SEARCH

SEARCH BY CITATION

Keywords:

  • Evolution;
  • MLST;
  • MRSA;
  • multilocus sequence typing;
  • Staphylococcus aureus

Abstract

  1. Top of page
  2. Abstract
  3. Background
  4. Models of mrsa evolution
  5. Tools for investigating clonal spread
  6. Mlst
  7. SCCmec TYPING
  8. Mrsa nomenclature
  9. Origins of the first mrsa
  10. How many mrsa clones are there?
  11. Acknowledgements
  12. References

The prevalence of methicillin-resistant Staphylococcus aureus (MRSA) in many countries is increasing and, in hospitals in some areas, more than half of all S. aureus disease isolates are MRSA. MRSA strains are becoming increasingly multiresistant, and have recently developed resistance to vancomycin, used successfully to treat MRSA for more than 30 years. This review summarises recent studies that have elucidated the evolutionary history of MRSA. The first MRSA isolate evolved from a sensitive, epidemic strain prevalent in Europe, and its progeny—the first MRSA clone—quickly spread to other continents. Analyses of epidemic MRSA isolates from hospitals in different countries by molecular methods, including multilocus sequence typing (MLST) and DNA microarray analysis, reveal that MRSA strains have evolved separately within five distinct epidemic, sensitive lineages. However, resistance has been transferred to S. aureus on many more than five occasions, as some lineages have acquired different structural types of the element carrying the methicillin resistance gene. The emergence of MRSA as a community pathogen has been noted in several countries, and MLST and SCCmec typing have been used to demonstrate that community-acquired MRSA strains are typically related only distantly to hospital MRSA strains, and thus represent novel acquisitions of SCCmec.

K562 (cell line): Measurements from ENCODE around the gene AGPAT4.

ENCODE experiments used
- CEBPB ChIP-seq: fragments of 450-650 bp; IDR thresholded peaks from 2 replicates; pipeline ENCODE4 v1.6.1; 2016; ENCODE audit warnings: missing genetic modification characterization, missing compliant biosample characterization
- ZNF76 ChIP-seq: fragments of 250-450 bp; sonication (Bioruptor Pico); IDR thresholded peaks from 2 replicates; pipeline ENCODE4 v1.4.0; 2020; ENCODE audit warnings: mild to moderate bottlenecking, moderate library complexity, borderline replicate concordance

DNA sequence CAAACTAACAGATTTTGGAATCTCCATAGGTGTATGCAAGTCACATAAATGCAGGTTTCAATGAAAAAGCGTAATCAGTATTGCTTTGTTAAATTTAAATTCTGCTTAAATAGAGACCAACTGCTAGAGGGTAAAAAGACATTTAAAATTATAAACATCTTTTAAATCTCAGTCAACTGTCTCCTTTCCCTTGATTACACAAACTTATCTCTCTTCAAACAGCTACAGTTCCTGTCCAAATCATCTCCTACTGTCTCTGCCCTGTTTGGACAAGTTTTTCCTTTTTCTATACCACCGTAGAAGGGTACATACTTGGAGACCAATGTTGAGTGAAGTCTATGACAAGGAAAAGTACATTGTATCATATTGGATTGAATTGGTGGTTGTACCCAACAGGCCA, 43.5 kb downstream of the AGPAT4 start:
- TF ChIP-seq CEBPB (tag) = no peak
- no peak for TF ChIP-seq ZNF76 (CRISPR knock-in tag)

Background

  1. Top of page
  2. Abstract
  3. Background
  4. Models of mrsa evolution
  5. Tools for investigating clonal spread
  6. Mlst
  7. SCCmec TYPING
  8. Mrsa nomenclature
  9. Origins of the first mrsa
  10. How many mrsa clones are there?
  11. Acknowledgements
  12. References

Nosocomial methicillin-resistant Staphylococcus aureus (MRSA) infections represent a major challenge to hospital microbiologists because of the emergence and spread of clones with decreased susceptibility to many antibiotic classes. Since the mid to late 1990s, hospital MRSA isolates have increased in prevalence in Europe, the USA and elsewhere [1,2]. In one European study of 25 university hospitals [3], one-quarter of 3051 S. aureus isolates collected were MRSA, with a geographical bias towards higher rates in southern countries such as Italy (50.5%) and Portugal (54%), and lower rates in northern European countries, including The Netherlands (2%), Austria (9%) and Switzerland (2%). MRSA infections are associated with increased morbidity, mortality and length of hospital stay, and represent a major financial burden on healthcare services [4,5].